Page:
Want to create an awesome new game for Windows 10, but you’re not sure where to start? Then be sure to check out a Microsoft Imagine Windows 10 Game Jam, which will be hosted in more than 40 countries between May 14 and June 23.
Gaming is getting a massive push with the Windows 10 Universal Windows Platform unifying gaming across PCs, phones and Xbox One. Find out how your next game project can support multiplayer gaming across devices, tap into an amazing gaming community and take advantage of the latest game engines and frameworks from Unity, Monogame and Cocos.
Hi all! This is me again, Steven Cooreman, checking in for coverage of the final day of Build 2015. And let me tell you, it was a blast. The sessions were mostly top-notch, and the actual hands-on experiences on site were also very, very helpful.
The first thing I noticed on the last day of the conference was that there were remarkably fewer people around. Whether that was due to conflicting schedules, the lack of a keynote or something else, I don’t know, but it was surely refreshing not to have to stand in line as much … Oh, and the attendee party the night before could have had something to do with it as well. ;)
Hi all! This is me again, Steven Cooreman, bringing you my impressions of the second day of Build 2015. And, well, where to start?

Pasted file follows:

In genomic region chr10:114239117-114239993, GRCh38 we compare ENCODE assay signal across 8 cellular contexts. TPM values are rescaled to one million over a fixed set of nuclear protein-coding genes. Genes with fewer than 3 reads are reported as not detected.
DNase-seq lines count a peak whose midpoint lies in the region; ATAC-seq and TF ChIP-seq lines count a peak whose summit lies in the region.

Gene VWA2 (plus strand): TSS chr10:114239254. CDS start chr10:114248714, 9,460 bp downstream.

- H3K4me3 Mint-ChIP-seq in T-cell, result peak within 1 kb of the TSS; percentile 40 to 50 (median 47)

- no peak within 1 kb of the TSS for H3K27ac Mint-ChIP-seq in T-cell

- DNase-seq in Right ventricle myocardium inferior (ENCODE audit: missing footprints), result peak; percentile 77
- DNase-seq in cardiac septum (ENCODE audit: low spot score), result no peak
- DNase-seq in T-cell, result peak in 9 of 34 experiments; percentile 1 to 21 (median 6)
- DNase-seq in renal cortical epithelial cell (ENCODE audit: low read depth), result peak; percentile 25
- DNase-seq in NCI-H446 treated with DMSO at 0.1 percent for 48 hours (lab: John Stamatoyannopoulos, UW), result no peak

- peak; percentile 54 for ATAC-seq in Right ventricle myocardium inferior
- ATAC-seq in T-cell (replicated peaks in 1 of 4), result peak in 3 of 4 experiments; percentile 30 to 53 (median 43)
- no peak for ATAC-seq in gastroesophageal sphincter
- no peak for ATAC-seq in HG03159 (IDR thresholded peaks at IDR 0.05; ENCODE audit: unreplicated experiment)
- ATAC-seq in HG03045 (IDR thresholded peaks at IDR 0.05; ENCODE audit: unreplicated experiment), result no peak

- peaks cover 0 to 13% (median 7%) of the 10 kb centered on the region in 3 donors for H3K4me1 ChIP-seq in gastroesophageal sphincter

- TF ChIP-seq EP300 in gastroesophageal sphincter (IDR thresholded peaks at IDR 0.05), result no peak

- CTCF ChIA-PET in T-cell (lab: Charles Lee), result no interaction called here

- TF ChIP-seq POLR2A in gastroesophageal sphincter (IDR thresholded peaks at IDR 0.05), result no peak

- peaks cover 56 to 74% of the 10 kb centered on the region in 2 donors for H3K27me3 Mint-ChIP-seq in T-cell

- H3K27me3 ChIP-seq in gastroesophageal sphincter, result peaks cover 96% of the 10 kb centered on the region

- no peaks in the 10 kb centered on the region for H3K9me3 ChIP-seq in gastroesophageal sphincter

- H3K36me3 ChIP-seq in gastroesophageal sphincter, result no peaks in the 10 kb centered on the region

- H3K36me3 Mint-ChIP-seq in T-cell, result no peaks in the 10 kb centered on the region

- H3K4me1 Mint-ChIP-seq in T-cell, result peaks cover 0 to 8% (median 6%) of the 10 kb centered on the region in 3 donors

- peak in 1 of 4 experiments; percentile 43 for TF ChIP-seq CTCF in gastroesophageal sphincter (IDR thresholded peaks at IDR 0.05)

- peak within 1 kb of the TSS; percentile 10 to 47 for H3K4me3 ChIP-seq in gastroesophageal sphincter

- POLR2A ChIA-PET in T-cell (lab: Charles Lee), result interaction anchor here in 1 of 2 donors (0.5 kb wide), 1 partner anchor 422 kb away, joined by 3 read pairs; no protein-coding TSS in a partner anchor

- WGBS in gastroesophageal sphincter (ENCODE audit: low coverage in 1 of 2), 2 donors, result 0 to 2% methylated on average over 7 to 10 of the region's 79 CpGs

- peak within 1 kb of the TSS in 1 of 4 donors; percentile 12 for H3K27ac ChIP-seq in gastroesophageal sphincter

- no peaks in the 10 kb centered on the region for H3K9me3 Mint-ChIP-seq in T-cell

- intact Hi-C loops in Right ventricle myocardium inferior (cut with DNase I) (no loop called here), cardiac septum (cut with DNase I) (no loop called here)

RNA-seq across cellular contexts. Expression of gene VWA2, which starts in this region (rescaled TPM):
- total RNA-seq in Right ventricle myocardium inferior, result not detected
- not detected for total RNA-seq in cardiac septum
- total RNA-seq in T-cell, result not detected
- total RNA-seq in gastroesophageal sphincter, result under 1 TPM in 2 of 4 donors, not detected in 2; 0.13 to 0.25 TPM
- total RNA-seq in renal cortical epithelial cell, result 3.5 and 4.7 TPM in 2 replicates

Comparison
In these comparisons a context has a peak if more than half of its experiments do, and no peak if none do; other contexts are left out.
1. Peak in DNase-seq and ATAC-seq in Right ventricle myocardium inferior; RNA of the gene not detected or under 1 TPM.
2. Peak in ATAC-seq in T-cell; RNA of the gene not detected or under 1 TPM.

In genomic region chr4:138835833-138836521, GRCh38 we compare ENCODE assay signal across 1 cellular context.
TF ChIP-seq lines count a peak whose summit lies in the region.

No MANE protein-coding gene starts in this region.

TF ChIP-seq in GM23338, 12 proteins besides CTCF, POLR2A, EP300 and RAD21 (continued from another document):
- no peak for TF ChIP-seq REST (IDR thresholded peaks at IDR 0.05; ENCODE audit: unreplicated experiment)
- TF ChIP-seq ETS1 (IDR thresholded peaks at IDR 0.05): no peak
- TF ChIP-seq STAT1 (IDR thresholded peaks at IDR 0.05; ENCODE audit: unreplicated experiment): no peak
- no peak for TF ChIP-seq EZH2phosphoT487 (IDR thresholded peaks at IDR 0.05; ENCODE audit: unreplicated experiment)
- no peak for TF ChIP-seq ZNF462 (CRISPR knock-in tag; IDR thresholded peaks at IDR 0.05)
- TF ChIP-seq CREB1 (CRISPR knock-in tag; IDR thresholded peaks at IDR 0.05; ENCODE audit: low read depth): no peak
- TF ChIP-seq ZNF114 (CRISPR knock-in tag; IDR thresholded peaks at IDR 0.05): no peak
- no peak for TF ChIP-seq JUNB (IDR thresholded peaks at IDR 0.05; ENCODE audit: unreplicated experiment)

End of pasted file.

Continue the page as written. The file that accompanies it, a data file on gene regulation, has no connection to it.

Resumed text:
While the first day’s keynote session was all about new features and product introductions, the second day’s keynote kept it very close to developers’ hearts. During the two and a half-hour session on Thursday morning, we got practical examples of how to use some of the tools and features unveiled on day one. Perhaps unsurprisingly, that led to a slightly less frantically paced show, and a lot more depth. Still, for a second time, student developers got the first shout out of the show!
Hi all! My name is Steven Cooreman, and I’m a Belgian Microsoft Student Partner. Currently living in Oslo, I’m a graduating electrical engineer, but am also an app developer on the side with a few highly rated phone apps. In that regard, my main interest for going to Build is to hear and learn more about Microsoft’s Internet of Things story and improvements in the app ecosystem.